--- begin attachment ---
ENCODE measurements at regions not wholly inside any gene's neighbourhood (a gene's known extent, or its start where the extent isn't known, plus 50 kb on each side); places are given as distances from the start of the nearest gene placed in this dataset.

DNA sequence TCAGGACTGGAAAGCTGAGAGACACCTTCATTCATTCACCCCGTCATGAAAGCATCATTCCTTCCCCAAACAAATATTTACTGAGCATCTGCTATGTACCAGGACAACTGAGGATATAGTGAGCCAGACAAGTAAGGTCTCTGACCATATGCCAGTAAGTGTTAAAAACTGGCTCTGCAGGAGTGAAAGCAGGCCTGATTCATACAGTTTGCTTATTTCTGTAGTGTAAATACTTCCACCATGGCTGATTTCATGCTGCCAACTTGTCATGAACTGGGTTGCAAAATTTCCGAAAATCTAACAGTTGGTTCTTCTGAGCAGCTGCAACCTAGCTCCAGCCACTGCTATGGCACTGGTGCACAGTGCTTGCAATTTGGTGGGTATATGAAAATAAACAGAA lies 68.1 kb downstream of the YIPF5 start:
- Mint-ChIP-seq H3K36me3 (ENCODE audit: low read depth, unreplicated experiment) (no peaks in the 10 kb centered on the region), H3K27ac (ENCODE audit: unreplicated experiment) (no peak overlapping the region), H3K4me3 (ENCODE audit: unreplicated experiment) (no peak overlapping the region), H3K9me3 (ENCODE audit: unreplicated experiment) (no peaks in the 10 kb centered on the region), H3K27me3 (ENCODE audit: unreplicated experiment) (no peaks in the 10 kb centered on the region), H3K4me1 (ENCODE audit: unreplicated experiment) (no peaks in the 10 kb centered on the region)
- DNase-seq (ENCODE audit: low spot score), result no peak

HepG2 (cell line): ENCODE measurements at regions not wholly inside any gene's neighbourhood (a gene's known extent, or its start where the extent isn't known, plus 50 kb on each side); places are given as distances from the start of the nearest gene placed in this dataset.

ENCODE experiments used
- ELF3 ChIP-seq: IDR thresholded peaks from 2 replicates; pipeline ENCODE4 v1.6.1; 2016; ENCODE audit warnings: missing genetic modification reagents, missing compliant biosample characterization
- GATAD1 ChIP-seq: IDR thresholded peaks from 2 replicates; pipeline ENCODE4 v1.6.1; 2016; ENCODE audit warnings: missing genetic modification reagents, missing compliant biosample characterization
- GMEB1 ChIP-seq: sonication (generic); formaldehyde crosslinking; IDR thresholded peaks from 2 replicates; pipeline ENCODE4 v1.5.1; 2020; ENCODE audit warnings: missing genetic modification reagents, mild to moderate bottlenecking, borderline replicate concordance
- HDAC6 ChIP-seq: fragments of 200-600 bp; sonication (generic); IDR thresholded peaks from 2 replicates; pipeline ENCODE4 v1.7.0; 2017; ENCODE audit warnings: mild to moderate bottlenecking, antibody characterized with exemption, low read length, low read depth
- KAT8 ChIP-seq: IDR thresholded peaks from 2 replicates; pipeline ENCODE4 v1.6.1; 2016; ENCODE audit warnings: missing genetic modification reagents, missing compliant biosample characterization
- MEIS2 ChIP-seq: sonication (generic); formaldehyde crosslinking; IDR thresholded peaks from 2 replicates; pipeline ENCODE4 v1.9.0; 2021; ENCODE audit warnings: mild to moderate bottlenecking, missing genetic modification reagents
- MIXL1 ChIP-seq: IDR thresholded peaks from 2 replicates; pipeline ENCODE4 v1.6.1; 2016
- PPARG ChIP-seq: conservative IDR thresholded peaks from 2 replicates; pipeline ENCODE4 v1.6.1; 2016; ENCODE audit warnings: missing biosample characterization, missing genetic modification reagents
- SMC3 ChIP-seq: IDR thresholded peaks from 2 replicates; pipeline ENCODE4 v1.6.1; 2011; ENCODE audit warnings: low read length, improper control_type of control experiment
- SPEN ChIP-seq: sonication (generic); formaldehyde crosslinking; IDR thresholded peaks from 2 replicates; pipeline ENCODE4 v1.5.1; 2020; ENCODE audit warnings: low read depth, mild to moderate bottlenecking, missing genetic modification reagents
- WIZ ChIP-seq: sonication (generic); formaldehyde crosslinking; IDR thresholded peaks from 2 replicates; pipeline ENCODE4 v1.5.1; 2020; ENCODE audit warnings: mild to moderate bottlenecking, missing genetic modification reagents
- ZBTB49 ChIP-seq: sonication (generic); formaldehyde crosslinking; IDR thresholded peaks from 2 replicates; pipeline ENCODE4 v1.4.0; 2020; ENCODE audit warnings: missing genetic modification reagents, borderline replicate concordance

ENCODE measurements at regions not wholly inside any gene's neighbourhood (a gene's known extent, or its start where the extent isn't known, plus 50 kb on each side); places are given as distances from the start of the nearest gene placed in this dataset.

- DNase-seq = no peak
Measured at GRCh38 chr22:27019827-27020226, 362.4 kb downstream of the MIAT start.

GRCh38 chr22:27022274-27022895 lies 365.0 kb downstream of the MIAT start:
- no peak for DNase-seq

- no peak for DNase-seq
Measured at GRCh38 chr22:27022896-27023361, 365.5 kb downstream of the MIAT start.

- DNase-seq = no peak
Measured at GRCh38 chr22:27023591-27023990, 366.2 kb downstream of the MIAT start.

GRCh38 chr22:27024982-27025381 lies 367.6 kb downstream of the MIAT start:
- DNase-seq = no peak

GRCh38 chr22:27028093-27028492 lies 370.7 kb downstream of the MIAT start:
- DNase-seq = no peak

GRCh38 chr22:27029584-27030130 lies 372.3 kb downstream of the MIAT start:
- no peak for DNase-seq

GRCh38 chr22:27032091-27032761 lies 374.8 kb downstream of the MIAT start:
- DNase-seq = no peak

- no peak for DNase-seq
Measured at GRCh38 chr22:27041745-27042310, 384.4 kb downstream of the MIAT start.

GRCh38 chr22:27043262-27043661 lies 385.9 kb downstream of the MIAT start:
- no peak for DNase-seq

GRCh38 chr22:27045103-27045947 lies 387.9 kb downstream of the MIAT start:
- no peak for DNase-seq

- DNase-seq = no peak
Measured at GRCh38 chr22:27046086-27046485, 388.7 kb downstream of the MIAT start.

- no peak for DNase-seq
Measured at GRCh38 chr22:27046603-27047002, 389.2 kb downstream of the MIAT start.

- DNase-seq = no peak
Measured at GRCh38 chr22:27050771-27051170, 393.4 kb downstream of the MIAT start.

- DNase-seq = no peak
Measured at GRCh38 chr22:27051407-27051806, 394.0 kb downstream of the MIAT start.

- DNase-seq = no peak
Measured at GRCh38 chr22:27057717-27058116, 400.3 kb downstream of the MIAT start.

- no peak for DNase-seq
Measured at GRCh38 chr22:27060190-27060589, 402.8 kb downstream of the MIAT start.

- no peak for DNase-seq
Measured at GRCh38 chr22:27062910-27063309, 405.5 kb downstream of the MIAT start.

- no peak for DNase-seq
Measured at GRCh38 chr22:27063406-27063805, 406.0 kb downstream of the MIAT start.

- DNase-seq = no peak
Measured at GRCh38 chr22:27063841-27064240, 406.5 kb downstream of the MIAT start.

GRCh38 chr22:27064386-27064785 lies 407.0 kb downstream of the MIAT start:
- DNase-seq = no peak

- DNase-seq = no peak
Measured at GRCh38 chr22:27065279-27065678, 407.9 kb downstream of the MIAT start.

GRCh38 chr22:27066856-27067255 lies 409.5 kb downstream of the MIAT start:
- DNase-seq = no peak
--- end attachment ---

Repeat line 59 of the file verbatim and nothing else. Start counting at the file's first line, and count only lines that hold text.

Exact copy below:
Measured at GRCh38 chr22:27063841-27064240, 406.5 kb downstream of the MIAT start.